Late last Tuesday, Sunset Empire Park and Recreation District board members emerged from a closed executive session to reject a potential purchase deal for Broadway Middle School.
Acquisition of the building and property at the intersection of Broadway and U.S. Highway 101, with its proximity to the Sunset Pool and facilities, would “expand the opportunity for district residents and guests to participate in recreation programs,” executive director Skyler Archibald wrote in a business plan.
Zoned partially residential and partially commercial, the 3-acre property contains the 73,000-square-foot school building, along with the Seaside Chamber of Commerce and Visitors Bureau building and public restrooms, on land leased to the city by the school district.
The purchase could provide space for current programs and revenue streams for community programs that serve families such as after-school care, summer camp, “Start Smart” sports, the farmers market and basketball, Archibald said at the meeting.
Draft terms presented a combined $2 million offer to the Seaside School District, which is marketing the property for $2.9 million after a 30% price drop in February. The park and rec district would have been responsible for half and a partner would have carried the other half.
Even at a reduced price, board members said the school was “no bargain,” presenting liability and ongoing maintenance issues.
“It’s got asbestos in it,” John Chapman said. “And it’s got lead paint in there. You’re moving forward knowing that you are putting yourself in a liability position. It’s got to be a part of your consideration.”
Board president Jeremy Mills said utilities, manpower and rehabilitation of the middle school building would add to expenses, especially during an economic downturn to the coronavirus pandemic.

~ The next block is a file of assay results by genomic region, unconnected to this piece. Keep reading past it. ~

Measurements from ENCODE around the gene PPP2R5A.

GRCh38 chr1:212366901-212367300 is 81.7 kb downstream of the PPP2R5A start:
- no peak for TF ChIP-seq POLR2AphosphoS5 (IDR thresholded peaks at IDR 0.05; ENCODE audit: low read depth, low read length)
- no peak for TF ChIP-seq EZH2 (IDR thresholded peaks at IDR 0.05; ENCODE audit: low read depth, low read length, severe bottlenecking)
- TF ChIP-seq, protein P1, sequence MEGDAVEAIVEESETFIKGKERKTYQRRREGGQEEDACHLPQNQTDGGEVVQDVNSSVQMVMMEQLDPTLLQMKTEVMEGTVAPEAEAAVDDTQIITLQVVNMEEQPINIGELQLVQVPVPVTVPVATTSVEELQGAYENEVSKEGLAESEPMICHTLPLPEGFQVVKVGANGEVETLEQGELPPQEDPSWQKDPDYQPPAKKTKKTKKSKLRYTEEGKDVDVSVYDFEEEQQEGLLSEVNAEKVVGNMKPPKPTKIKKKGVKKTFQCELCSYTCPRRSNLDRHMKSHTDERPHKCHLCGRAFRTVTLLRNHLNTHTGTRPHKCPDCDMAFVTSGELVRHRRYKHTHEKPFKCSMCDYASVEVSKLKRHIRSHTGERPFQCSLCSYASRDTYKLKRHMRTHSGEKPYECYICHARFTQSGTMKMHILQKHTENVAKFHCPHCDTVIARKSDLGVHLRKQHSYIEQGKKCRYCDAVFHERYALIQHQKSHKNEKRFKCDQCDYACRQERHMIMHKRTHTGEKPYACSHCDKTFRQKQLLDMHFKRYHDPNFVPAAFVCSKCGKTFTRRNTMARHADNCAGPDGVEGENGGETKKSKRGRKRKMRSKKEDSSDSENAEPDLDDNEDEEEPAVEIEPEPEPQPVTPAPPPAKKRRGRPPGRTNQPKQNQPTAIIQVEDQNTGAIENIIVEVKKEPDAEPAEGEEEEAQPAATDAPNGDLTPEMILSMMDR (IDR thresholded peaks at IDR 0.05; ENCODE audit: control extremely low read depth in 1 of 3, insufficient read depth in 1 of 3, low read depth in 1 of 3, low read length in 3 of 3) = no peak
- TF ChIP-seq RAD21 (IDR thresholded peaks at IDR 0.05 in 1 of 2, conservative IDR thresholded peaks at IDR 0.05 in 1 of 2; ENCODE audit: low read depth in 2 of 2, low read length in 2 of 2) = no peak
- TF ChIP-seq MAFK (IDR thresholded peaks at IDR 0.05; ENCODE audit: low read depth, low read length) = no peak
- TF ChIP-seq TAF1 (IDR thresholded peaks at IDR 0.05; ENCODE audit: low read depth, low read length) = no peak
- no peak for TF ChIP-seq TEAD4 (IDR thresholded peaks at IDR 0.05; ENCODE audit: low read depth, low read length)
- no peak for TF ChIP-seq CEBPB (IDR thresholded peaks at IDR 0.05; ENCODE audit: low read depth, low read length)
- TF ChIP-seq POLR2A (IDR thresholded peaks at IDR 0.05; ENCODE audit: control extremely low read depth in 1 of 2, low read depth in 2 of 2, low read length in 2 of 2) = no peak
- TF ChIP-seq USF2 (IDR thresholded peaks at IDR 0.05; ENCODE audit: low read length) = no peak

“With the economy the way it is, you’re going to be very hard-pressed to find anybody in our community who wants to jump out on a $2 million loan,” Mills said. “There’s no responsibility to it.”
Agreements under review
Along with discussion of the school proposal at the meeting, the district’s 2020-21 budget of just under $3.24 million received approval, but not before board members added an amendment to withhold $1,000 directed to two community gardens pending future discussions.
“Do I see value in the gardens?” Mills asked. “But my No. 1 concern is protection of park and rec.”
The less involvement the district has with the gardens, “the better, especially with money,” he added.
An agreement with the city for the upkeep of Broadway Field will also be reviewed, as board members balked at paying field upkeep and replacement funds in their joint deal with the school district and city.
Board members proposed limiting expenses to $1,000 a month for management and scheduling at Broadway Field, and to reject any work order over $3,000.
Another district intergovernmental agreement, with Seaside Kids Inc. and the city for a new batting cage facility on the field was “premature,” board members said. They asked for further discussion before committing to the district’s $2,400 share for monthly utilities.
But the board’s motion regarding Broadway Middle School could have the greatest impact on the community
“You have to walk away from something that is not smart and sensible,” Chapman said. “And Broadway School is not sensible in any way. I guarantee that school will still be sitting there in two years.”
“Let’s take the expansion process off the plate,” Mills added.
Members voted 3-2 to table a pursuit of the purchase of Broadway Middle School for at least one year. Mills, Chapman and Su Coddington voted on behalf of the motion and Katharine Parker and Michael Hinton voted against.
“I don’t like to draw a line in the sand like that,” Hinton said. “An opportunity may come tomorrow and we would have to say no.”
After the meeting, Mills said despite the vote, he still sees the need for more recreational opportunities in the community.
“As a father I would love some more programs for my boys, but as a businessman I have to be aware of the financial ramifications of these choices we face,” he said. “As a board member for SEPRD, my first and foremost concern will always be the betterment of our community in a responsible and intelligent manner, I cannot in good conscious spend the monies we are entrusted with in any manner I know is not prudent and respectful to those who are paying into the tax base. I will always honor this trust.”